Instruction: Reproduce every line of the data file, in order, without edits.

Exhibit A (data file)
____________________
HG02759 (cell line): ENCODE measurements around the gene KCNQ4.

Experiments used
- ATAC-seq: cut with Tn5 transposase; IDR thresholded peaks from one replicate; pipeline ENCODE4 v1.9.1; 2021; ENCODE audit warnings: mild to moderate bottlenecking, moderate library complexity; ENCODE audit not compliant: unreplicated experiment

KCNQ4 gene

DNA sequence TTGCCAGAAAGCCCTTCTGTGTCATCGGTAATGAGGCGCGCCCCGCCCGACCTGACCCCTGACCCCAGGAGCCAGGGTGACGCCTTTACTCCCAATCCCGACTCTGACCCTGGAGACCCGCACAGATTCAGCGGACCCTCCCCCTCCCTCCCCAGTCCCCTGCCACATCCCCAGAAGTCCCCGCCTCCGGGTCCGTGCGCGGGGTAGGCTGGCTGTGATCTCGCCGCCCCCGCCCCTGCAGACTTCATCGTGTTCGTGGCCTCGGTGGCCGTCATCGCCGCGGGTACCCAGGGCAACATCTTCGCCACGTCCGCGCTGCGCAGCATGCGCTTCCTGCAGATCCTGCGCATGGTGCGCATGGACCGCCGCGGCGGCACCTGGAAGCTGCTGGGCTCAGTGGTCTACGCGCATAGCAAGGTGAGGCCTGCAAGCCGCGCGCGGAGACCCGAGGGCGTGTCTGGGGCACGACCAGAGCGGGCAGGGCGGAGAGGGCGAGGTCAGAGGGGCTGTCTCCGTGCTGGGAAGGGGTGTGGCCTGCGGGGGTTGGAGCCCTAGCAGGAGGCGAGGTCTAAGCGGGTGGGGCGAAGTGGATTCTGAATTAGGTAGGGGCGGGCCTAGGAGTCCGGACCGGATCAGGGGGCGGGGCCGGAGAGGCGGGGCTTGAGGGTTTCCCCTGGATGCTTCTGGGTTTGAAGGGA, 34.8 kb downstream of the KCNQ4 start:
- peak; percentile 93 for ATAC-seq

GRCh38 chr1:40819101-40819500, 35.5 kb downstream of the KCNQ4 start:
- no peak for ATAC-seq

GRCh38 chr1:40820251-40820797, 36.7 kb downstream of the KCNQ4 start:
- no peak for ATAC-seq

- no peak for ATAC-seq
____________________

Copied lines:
HG02759 (cell line): ENCODE measurements around the gene KCNQ4.

Experiments used
- ATAC-seq: cut with Tn5 transposase; IDR thresholded peaks from one replicate; pipeline ENCODE4 v1.9.1; 2021; ENCODE audit warnings: mild to moderate bottlenecking, moderate library complexity; ENCODE audit not compliant: unreplicated experiment

KCNQ4 gene

DNA sequence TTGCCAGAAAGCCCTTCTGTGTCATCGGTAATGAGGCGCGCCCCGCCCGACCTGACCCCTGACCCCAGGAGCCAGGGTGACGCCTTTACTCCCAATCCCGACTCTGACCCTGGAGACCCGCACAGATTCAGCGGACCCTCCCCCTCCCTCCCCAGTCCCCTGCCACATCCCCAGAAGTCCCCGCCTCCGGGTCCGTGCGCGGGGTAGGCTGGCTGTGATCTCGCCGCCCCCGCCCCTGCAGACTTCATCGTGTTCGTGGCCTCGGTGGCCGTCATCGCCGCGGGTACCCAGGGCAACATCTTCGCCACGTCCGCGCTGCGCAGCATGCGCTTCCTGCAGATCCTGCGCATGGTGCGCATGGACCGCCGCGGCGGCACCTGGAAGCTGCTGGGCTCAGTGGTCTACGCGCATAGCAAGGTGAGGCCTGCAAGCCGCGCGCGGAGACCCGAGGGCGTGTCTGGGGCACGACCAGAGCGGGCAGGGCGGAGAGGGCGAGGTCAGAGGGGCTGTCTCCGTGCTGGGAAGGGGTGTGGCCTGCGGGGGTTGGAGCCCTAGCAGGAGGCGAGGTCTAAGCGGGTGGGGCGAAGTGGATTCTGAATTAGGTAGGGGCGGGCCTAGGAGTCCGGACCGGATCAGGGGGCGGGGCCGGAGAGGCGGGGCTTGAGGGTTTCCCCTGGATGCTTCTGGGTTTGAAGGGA, 34.8 kb downstream of the KCNQ4 start:
- peak; percentile 93 for ATAC-seq

GRCh38 chr1:40819101-40819500, 35.5 kb downstream of the KCNQ4 start:
- no peak for ATAC-seq

GRCh38 chr1:40820251-40820797, 36.7 kb downstream of the KCNQ4 start:
- no peak for ATAC-seq

- no peak for ATAC-seq